Clutching a photograph of her child, Hannah Ikem, 40, recalls the traumatic events of 2008. Her seven-month-old son Chisom had been suffering from teething problems. Ikem tried to ease his pain by giving him a paracetamol-based syrup.

Tragically, the medicine was counterfeit. Instead of glycerine, the mixture contained diethylene glycol, a cheaper chemical commonly used as engine coolant. When ingested, diethylene glycol attacks the central nervous system, kidneys and liver. Chisom died – along with 83 other children who took the same syrup. “I didn’t think I could live knowing that he was no more,” said Ikem.

Barewa Pharmaceuticals, the company behind My Pikin Baby Teething Mixture, was shut down, and a court sentenced two of its employees to seven years in prison.

At that time, fake drugs were widespread in Nigeria. The market was saturated with medicines from manufacturers, mostly from India and China, who would either cut corners or make fake products, thus endangering millions of lives.

The market was saturated with medicines from manufacturers who either cut corners or made fake products.

A World Health Organisation (WHO) study in 2011 estimated that a huge 64% of anti-malarial drugs in circulation in Nigeria were either fake or sub-standard. Anti-malarial medication in the country was therefore more likely to fail the standards needed to be effective than meet them. Of the six African countries that the WHO evaluated, Nigeria came last by a long way.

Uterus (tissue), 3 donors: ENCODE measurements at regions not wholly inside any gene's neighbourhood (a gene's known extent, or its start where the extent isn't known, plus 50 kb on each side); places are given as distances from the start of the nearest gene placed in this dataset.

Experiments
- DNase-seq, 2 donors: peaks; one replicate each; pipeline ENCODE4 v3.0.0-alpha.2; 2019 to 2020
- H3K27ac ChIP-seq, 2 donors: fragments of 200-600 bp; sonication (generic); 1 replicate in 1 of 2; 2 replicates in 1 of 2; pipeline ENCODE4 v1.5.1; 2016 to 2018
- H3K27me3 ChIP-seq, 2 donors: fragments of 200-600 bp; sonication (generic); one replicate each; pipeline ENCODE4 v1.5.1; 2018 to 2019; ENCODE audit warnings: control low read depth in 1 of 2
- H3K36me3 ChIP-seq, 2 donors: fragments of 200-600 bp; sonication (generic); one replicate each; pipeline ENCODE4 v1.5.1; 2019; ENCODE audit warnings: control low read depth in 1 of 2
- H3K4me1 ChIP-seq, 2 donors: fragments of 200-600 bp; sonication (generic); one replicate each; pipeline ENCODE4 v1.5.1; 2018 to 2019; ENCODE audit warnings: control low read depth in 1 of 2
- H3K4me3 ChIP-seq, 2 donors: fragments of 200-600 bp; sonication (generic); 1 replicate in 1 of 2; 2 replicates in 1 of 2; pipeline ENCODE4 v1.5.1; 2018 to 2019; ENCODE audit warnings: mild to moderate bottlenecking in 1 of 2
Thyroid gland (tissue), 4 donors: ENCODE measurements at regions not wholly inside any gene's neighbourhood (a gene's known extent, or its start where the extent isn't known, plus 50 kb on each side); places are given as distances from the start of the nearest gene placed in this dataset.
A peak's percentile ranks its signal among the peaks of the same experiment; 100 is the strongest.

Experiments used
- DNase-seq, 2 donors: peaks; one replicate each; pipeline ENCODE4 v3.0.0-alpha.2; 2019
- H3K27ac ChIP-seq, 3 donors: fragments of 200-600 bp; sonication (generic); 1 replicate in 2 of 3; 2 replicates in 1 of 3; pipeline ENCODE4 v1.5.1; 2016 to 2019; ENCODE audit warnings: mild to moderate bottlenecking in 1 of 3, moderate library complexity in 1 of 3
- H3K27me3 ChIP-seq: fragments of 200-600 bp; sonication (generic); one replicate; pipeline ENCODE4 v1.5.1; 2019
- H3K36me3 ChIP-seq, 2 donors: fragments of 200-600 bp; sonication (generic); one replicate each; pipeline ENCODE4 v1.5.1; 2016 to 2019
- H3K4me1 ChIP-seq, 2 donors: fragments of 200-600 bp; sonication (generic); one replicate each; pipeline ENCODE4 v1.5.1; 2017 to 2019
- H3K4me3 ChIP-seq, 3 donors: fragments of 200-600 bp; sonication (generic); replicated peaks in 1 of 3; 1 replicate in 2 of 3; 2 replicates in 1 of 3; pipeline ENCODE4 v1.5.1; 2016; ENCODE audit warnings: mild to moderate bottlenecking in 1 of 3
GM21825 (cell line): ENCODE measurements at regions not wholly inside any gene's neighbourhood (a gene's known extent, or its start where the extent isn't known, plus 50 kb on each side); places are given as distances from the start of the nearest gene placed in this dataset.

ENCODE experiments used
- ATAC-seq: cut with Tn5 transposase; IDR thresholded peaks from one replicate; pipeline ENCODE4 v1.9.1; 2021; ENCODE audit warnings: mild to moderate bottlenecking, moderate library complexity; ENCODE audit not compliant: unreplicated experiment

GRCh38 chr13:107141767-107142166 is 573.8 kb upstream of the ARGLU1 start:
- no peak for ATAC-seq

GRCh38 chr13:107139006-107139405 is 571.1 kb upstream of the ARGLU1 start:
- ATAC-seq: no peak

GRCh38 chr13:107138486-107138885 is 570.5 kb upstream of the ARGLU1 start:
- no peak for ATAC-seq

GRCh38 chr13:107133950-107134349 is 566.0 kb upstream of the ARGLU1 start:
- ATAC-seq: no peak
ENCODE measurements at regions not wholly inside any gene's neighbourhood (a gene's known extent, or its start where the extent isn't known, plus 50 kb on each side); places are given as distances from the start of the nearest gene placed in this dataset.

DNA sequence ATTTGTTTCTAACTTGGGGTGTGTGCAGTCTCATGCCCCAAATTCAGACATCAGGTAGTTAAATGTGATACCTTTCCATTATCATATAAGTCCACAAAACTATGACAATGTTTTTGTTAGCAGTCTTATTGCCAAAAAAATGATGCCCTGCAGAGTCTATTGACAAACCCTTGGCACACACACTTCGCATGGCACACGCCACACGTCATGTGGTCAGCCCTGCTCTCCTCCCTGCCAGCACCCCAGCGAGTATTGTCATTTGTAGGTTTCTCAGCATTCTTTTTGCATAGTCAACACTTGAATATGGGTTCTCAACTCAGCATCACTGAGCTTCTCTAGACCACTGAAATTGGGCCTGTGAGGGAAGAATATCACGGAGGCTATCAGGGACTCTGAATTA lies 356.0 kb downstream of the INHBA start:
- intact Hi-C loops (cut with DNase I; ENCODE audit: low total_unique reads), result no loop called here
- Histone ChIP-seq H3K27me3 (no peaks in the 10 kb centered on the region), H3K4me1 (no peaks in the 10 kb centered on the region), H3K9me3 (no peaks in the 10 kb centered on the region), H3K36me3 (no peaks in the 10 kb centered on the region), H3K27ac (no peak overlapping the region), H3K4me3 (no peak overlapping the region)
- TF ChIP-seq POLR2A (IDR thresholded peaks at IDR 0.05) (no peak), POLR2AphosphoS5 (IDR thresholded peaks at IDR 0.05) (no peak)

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Since then, however, Nigeria has launched an impressive counter-offensive against fake drugs. By utilising a range of technologies, the country has become an innovator and trailblazer that other parts of the world are now looking to emulate.

These efforts have come too late for Ikem, but she is hopeful that others will not have to endure the tragedy she faced.

“I’m happy that the fight against fake drugs is still on and that, when caught, perpetrators are paying the price for their crimes,” she says.

Nigeria’s pharmaceutical industry is currently worth USD3 billion, but last year alone, Nigeria’s Agency for Food and Drug Administration and Control (NAFDAC) seized counterfeit drugs and unwholesome regulated products worth more than N12 billion, while N2,3 billion worth of counterfeit drugs and unwholesome regulated products were destroyed, according to Yetunde Oni, the acting director-general of the agency.

Medication Tablets. Photo Credit: Pexels.com

Technology to the rescue

The main weapons that NAFDAC has employed in its endeavors are technological: Through its Mobile Authentication System (MAS), consumers can scratch off a panel on the packaging of medication to reveal a number. By texting this code to a toll-free number, the buyer can immediately verify whether the product is genuine.

Other effective technologies in use include the Radio Frequency Identification (RFID) system, which helps tag and track genuine products; Black Eye, a machine that can examine the components of several drugs at the same time; and TruScan, a handheld spectroscope that can quickly and easily detect counterfeit products. In an interview in 2011, the former head of NAFDAC, Paul Orhii, reportedly said that Nigeria was the first country to use the Truscan to check for counterfeit drugs at its borders.